While continuing a net increase, total migration into California fell slightly in 2015 compared to the previous year, with a net gain of 103,500 migrants. These gains were due entirely to individuals relocating to California from other countries.
Domestically, more people left California in 2015 than moved in. This continues a long-term trend of Californians leaving for other states. The trend was gradually reversing in recent years, but dipped sharply in 2015 with a net loss of 77,200 individuals. Still, this is far less than the net loss of nearly 300,000 individuals experienced in 2006, at the height of the Millennium Boom.
Bye-bye, California. Hello, Texas!
California! A pleasant climate, giant sequoias, mountains, beaches, wind and solar farms, a thriving technology industry in the north and money-producing entertainment industry in the south all make the Golden State a great place to live.
So why are so many people leaving California for other states?
In 2015, over 77,000 more individuals moved out of California than entered from other states. 77,000 fewer people is hardly a mass exodus, considering California’s population numbers over 38 million. However, 2015 continues a negative migration trend experienced since the beginning of the 2000s. During California’s 2006 domestic migration trough, nearly 300,000 more individuals left the state than entered from other states.
Reasons why individuals might leave California for other parts of the country include:
- a high cost of living (including high home prices);
- higher state income tax rates;
- one of the highest sales tax rates; and
- a still-struggling jobs recovery.
Further, California’s foreclosure crisis was one of the worst in the nation. Many foreclosed homeowners who broke free of the bonds of negative equity chaining them to this state left to pursue employment opportunities elsewhere.
So where did California’s domestic migrants go?
Texas was number one for domestic migration in 2015, netting 170,100 migrants from other states. What does Texas have that we don’t? Some major draws include:
- a low cost of living (including low home prices, contributing to a homeownership rate nine percentage points higher than California’s);
- no income tax; and
- a strong economy (stemming primarily from the oil and gas industry).
Before you, too, decide to give up California for the Lone Star State, there is some good news. You’ll have to look a bit further beyond our national borders to find it.
Editor’s note — Even when migration to California was at its trough, the state’s population continued to rise (although at a slower pace than did the nation’s population growth.) This is due to more net births than deaths.
International migrants: the future
According to the most recent U.S. Census data, California was the number one state for receiving migrants from outside the U.S., netting over 180,000 individuals in 2015. Florida took second place, with 129,500 international migrants. Further, more than one in four California residents were born abroad (twice that of the U.S. average).
Approximately 2.6 million of California’s immigrant population are undocumented. Across much of the country, undocumented immigrants are unable to become homeowners. However, this is not the case in California.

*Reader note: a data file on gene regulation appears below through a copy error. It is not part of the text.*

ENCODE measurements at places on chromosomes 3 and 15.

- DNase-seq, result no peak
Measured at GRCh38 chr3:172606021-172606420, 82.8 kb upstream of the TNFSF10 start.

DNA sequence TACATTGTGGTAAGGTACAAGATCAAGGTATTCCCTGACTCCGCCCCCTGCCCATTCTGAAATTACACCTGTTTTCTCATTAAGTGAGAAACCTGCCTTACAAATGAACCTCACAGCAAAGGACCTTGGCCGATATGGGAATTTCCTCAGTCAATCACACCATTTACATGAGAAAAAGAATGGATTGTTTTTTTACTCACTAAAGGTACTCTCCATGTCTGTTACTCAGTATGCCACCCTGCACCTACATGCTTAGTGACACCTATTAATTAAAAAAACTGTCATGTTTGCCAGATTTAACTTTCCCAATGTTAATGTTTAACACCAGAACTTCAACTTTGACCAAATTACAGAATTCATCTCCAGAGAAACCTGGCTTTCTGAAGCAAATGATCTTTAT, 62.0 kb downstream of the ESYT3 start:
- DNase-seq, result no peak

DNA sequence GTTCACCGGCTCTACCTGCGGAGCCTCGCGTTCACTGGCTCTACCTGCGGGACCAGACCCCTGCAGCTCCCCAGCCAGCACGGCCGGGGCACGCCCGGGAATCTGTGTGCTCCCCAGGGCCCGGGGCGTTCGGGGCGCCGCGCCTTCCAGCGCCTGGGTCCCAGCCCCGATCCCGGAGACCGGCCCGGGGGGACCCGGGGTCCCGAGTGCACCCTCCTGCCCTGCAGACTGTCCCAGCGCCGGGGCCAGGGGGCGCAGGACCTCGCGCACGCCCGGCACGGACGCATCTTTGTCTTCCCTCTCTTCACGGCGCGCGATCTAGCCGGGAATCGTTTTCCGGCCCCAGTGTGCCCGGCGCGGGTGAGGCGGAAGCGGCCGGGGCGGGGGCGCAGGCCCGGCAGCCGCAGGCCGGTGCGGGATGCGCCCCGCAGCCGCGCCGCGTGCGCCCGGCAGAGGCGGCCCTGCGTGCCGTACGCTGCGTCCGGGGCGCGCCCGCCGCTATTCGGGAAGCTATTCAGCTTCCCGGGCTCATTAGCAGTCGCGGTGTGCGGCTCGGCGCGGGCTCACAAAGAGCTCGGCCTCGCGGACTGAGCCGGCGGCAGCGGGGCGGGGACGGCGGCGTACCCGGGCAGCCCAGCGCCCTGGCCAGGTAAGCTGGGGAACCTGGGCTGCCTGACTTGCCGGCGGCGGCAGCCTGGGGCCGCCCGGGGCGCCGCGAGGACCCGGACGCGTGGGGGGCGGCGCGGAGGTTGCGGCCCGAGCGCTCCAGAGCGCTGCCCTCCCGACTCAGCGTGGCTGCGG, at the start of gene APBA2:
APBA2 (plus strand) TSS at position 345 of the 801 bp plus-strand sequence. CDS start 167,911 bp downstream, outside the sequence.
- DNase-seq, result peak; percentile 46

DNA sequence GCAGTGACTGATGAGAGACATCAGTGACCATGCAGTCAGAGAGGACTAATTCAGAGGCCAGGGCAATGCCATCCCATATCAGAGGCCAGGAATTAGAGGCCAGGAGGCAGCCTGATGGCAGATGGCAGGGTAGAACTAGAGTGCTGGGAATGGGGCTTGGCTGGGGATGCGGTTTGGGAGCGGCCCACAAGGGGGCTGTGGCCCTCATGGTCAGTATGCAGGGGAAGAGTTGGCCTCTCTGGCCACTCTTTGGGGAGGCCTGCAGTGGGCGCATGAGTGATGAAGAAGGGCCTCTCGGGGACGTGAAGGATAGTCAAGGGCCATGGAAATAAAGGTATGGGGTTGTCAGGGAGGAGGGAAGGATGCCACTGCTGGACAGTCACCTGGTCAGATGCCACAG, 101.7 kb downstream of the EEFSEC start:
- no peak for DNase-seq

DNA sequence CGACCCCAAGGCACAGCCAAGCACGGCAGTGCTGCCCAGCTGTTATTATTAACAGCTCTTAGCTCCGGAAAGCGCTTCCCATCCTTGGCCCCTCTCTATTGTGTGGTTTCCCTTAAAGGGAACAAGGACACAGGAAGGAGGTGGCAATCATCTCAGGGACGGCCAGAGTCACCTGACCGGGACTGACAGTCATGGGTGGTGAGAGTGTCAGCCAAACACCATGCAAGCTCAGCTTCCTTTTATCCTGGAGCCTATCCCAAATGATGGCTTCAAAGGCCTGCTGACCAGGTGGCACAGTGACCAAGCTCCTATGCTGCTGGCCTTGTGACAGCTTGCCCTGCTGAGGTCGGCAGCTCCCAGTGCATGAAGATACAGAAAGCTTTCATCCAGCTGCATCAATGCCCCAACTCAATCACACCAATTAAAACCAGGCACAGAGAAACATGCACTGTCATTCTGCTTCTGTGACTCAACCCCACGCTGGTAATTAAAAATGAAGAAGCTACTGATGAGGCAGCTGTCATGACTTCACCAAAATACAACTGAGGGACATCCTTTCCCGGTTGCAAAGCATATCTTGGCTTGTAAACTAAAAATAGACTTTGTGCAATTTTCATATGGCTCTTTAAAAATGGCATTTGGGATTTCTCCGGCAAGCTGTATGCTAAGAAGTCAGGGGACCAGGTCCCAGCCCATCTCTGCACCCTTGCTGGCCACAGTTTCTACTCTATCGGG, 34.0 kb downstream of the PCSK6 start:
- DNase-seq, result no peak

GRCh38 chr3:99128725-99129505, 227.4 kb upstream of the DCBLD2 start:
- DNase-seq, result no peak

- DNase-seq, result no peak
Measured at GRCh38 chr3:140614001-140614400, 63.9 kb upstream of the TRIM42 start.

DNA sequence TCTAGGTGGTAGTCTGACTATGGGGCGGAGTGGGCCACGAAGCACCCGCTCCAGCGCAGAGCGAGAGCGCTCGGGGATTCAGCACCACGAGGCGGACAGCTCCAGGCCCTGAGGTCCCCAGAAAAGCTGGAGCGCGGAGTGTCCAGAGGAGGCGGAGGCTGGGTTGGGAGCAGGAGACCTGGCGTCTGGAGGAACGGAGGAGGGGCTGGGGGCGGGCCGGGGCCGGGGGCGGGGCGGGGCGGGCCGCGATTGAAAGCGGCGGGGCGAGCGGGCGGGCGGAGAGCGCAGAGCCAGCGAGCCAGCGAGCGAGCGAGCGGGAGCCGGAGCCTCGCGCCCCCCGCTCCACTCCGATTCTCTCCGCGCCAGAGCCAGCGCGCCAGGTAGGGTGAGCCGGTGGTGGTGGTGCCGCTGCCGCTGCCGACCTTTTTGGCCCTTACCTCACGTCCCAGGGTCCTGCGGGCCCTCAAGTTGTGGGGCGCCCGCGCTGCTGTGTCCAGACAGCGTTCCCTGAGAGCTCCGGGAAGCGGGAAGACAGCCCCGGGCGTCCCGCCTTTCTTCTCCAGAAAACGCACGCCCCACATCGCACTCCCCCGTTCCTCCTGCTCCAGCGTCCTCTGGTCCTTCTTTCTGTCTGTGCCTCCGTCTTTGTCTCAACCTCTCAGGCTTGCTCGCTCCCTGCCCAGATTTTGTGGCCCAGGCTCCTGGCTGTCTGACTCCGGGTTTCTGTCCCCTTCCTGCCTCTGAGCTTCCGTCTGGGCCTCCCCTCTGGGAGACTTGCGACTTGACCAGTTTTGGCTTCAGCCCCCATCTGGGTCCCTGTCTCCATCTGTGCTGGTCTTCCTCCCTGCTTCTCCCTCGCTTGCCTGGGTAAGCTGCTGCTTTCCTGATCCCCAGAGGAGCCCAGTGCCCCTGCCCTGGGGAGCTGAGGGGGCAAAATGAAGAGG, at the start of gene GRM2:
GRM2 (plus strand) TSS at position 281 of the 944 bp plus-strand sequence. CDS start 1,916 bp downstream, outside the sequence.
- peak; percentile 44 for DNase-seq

To purchase a home and take out a mortgage, an undocumented immigrant need only obtain an Individual Tax Identification Number (ITIN). Still, fear of deportation and the need to be mobile to follow jobs (particularly for agricultural workers) has caused homeownership rates among undocumented immigrants to remain a low 17%.
As immigration reform progresses, a greater number of undocumented immigrants will become documented and seek out agents to buy a home. Likewise, the rate of homeownership among undocumented immigrants will likely grow from 17% to 28-34%, closer to the homeownership rate of documented immigrants, according to the National Association of Hispanic Real Estate Professionals (NAHREP)
California’s beautiful climate, cultural resources, and diverse business environment will continue to lure new residents from around the world, particularly as the jobs recovery heats up in the coming years.
How to capitalize on migration in and out of California
Brokers and agents can benefit from California’s large international immigrant population by embracing the concept. Strategies include:
- learning the language of your area’s most populous immigrant community (Spanish, Mandarin, etc.) to become competitive; and
- becoming versed in the extra steps it takes for our 2.6 million undocumented immigrants to purchase homes.
Even the domestic migration out of California presents an opportunity. Agents can earn income from domestic migrants by joining a referral network to assist clients both leaving and entering the state. When you refer a buyer to an out-of-state agent, you receive income paid as a percentage of the other agent’s fee, and vice-versa.
Another way to make the most of California migration is to become a relocation agent. Many companies, including the larger franchises, offer relocation services throughout the country. Or, you can reach out to businesses on your own and offer your services to help employees relocate into and out of your area.
California will continue to lure the talented and wealthier residents from around the world. Preparing to work with these newcomers will allow agents to excel in California, no matter the swing of migration.